In the last five years alone (2015-2019), Jhpiego support has positively affected women, children and health systems in some of the most challenging areas for health:

Maternal and newborn health
• 15,867,623 women gave birth in a health facility where Jhpiego has trained providers.
• 177,335 babies not breathing/crying at birth were successfully resuscitated at a health facility.

Family Planning Services
• 2,346,930 women voluntarily initiated postpartum family planning.

Adolescent Health
• 3,404,061 adolescents were tested for HIV.
• 51,139 adolescents are currently on antiretrovirals.
• 13,339 adolescents were newly enrolled on antiretrovirals.

Cervical Cancer Prevention and Treatment
• 314,476 women were screened for cervical cancer.
• 11,792 received treatment for suspect lesions on the same day.

HIV
• 10,824,110 people were tested for HIV and received their results.
• 3,166,377 men voluntarily chose medical male circumcision to help prevent HIV.
• 120,514 individuals were newly enrolled on antiretroviral therapy.
• 63,239 individuals started on oral prophylaxis to prevent HIV (2017–2019).

Malaria
• 78,189,247 people were provided with prompt malaria confirmatory testing and appropriate treatment.
• 19,428,473 individuals received medicine to prevent malaria.
• 7,157,434 pregnant women received two doses of intermittent preventive treatment.
• 7,498,334 pregnant women received insecticide-treated bed nets.

Health Workforce
• 107,681 individuals graduated from Jhpiego-supported health institutions and colleges.

Safe Surgery
• 58,899 major surgeries were performed in four countries where Jhpiego led this initiative.
• Of those, Safe Surgery 32,596 were cesarean sections (consistent with medically necessary standards).

Going forward, we know we must hold the line on progress toward our global health goals even as novel threats—like COVID-19—emerge. The new normal is a landscape focused on resilient, community-driven health systems, bolstered by a digitally enabled health work force, and solutions that decentralize care. Our global team is skilled in the work needed to build the stronger health systems and resilient communities of the future that will emerge from this, and future, crises.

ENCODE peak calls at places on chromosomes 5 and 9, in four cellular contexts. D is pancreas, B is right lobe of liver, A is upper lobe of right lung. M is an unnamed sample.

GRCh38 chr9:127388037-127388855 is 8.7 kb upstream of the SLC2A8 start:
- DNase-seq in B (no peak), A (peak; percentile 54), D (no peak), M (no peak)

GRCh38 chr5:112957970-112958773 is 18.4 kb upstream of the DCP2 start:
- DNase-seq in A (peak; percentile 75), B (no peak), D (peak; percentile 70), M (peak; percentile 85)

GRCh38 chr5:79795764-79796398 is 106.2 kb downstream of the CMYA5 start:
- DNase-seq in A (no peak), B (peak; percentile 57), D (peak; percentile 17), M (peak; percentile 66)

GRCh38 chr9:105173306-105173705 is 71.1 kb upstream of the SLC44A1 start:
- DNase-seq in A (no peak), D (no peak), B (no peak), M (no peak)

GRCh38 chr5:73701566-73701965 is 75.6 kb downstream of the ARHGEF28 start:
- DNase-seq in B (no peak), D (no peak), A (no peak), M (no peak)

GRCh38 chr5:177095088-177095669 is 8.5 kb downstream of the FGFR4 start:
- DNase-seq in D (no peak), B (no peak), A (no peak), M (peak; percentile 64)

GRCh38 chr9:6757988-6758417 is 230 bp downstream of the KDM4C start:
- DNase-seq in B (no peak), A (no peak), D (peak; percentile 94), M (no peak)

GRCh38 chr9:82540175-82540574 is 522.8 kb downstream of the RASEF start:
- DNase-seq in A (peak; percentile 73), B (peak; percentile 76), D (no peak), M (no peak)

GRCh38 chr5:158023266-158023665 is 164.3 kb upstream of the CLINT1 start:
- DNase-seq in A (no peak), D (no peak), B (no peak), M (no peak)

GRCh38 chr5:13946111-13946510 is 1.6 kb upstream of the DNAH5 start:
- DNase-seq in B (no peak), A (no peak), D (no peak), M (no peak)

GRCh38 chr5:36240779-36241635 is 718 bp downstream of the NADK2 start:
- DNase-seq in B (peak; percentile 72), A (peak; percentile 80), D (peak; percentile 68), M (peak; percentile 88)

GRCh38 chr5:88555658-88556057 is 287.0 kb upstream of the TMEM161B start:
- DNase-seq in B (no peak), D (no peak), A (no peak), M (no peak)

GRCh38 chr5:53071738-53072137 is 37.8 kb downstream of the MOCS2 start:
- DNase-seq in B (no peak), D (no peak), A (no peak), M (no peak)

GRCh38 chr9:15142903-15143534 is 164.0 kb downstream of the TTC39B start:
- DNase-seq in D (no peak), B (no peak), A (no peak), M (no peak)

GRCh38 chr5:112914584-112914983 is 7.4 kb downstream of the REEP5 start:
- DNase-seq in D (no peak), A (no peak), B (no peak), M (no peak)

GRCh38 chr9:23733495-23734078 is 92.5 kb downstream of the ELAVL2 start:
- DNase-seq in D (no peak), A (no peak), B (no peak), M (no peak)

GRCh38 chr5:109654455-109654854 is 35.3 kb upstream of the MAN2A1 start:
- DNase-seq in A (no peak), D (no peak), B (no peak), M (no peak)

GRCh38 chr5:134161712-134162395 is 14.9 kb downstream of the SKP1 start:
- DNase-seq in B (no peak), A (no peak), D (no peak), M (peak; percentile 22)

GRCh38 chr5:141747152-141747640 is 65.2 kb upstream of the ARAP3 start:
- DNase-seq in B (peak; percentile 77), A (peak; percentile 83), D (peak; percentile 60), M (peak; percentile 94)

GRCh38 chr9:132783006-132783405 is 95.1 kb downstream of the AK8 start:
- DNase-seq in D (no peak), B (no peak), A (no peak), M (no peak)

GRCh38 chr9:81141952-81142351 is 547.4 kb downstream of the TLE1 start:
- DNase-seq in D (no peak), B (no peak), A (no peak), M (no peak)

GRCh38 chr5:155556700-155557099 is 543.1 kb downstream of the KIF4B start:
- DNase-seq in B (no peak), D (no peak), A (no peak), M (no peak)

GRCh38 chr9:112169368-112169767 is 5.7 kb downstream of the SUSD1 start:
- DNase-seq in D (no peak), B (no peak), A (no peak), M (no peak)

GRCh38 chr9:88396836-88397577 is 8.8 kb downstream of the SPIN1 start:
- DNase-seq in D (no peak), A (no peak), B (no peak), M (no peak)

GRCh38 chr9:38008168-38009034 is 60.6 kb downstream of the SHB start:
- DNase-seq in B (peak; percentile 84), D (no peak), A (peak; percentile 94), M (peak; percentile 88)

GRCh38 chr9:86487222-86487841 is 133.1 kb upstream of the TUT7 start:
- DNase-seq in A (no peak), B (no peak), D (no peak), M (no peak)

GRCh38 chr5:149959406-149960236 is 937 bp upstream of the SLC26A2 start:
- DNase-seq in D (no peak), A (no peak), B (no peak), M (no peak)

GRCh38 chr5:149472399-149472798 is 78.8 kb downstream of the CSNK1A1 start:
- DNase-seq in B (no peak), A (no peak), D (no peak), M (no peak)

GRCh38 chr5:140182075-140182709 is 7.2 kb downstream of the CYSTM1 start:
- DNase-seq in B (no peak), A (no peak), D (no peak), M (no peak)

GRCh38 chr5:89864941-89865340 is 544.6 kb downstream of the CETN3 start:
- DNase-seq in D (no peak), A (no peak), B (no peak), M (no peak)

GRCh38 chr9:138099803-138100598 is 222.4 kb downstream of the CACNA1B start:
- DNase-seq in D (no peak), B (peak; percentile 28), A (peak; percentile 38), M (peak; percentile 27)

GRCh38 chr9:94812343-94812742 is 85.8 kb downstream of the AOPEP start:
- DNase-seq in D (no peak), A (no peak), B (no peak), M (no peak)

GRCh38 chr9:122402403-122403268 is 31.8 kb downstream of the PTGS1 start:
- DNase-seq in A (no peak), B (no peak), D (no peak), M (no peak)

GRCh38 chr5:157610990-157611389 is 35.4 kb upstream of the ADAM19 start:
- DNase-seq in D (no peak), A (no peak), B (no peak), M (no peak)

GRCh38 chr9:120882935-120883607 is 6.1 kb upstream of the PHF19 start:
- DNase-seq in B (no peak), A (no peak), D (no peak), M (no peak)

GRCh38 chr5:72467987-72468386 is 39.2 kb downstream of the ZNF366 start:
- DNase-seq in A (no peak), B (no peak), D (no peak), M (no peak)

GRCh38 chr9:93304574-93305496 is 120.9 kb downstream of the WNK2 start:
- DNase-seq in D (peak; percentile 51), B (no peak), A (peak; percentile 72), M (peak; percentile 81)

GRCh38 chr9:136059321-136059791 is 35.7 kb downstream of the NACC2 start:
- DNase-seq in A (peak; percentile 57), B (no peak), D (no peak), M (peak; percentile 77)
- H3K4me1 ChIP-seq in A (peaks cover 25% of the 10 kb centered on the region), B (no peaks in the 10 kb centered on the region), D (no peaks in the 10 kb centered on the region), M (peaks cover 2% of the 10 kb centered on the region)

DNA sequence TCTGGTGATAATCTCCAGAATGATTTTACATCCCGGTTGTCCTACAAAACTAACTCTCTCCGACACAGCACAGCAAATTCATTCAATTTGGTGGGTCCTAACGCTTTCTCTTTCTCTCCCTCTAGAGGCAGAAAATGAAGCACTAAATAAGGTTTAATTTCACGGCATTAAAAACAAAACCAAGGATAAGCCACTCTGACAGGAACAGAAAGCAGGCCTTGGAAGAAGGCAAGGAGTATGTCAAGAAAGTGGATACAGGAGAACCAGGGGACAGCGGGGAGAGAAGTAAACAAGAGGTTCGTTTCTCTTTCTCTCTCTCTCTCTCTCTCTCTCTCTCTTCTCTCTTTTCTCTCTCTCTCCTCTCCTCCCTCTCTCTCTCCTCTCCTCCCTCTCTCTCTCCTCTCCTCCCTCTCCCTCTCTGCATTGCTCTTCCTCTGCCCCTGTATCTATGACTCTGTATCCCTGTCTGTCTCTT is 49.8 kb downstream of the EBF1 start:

Financials

Jhpiego, an affiliate of Johns Hopkins University
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Operations

The people, governance practices, and partners that make the organization tick.

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Jhpiego, an affiliate of Johns Hopkins University

Board of directors
as of 8/17/2020
SOURCE: Self-reported by organization
Board chair

Dr. Howard Mandel

Howard C. Mandel M.D., FACOG

Term: 2009 - 2021

Board leadership practices

SOURCE: Self-reported by organization

GuideStar worked with BoardSource, the national leader in nonprofit board leadership and governance, to create this section.

  • Board orientation and education
    Does the board conduct a formal orientation for new board members and require all board members to sign a written agreement regarding their roles, responsibilities, and expectations? No
  • CEO oversight
    Has the board conducted a formal, written assessment of the chief executive within the past year ? No
  • Ethics and transparency
    Have the board and senior staff reviewed the conflict-of-interest policy and completed and signed disclosure statements in the past year? No
  • Board composition
    Does the board ensure an inclusive board member recruitment process that results in diversity of thought and leadership? No
  • Board performance
    Has the board conducted a formal, written self-assessment of its performance within the past three years? No